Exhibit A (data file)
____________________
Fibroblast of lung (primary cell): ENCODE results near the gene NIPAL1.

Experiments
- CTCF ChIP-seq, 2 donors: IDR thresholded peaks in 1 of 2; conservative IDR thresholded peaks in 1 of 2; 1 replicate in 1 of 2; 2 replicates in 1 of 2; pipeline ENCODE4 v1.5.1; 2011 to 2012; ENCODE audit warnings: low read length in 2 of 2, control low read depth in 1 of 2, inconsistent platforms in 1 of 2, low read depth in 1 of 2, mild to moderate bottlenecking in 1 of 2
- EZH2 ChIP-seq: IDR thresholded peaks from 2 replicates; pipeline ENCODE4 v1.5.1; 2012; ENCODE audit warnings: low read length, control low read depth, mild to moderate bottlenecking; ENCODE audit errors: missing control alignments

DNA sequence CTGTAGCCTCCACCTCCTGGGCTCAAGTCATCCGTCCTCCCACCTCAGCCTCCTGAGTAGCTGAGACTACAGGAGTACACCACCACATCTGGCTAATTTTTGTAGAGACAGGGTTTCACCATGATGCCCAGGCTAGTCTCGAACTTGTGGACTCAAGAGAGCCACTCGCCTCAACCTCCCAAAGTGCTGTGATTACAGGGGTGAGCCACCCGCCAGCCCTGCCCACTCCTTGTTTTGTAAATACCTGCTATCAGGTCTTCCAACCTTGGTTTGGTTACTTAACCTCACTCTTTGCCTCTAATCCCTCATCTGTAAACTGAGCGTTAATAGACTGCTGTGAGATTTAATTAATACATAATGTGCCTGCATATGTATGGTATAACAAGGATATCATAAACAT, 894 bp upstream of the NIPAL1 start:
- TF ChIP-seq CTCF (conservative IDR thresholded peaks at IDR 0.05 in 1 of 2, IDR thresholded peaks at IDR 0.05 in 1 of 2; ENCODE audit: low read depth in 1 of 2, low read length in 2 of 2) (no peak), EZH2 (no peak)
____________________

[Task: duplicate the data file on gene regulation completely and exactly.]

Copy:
Fibroblast of lung (primary cell): ENCODE results near the gene NIPAL1.

Experiments
- CTCF ChIP-seq, 2 donors: IDR thresholded peaks in 1 of 2; conservative IDR thresholded peaks in 1 of 2; 1 replicate in 1 of 2; 2 replicates in 1 of 2; pipeline ENCODE4 v1.5.1; 2011 to 2012; ENCODE audit warnings: low read length in 2 of 2, control low read depth in 1 of 2, inconsistent platforms in 1 of 2, low read depth in 1 of 2, mild to moderate bottlenecking in 1 of 2
- EZH2 ChIP-seq: IDR thresholded peaks from 2 replicates; pipeline ENCODE4 v1.5.1; 2012; ENCODE audit warnings: low read length, control low read depth, mild to moderate bottlenecking; ENCODE audit errors: missing control alignments

DNA sequence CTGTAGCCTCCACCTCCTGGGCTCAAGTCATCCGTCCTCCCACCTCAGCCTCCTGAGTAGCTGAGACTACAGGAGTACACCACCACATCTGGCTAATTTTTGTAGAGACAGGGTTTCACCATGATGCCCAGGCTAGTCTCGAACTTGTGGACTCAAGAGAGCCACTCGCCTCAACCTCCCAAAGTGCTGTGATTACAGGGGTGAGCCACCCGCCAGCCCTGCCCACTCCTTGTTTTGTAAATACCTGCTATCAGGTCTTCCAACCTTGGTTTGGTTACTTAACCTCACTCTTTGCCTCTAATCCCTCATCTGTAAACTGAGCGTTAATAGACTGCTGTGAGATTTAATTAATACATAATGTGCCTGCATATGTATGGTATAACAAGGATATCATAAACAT, 894 bp upstream of the NIPAL1 start:
- TF ChIP-seq CTCF (conservative IDR thresholded peaks at IDR 0.05 in 1 of 2, IDR thresholded peaks at IDR 0.05 in 1 of 2; ENCODE audit: low read depth in 1 of 2, low read length in 2 of 2) (no peak), EZH2 (no peak)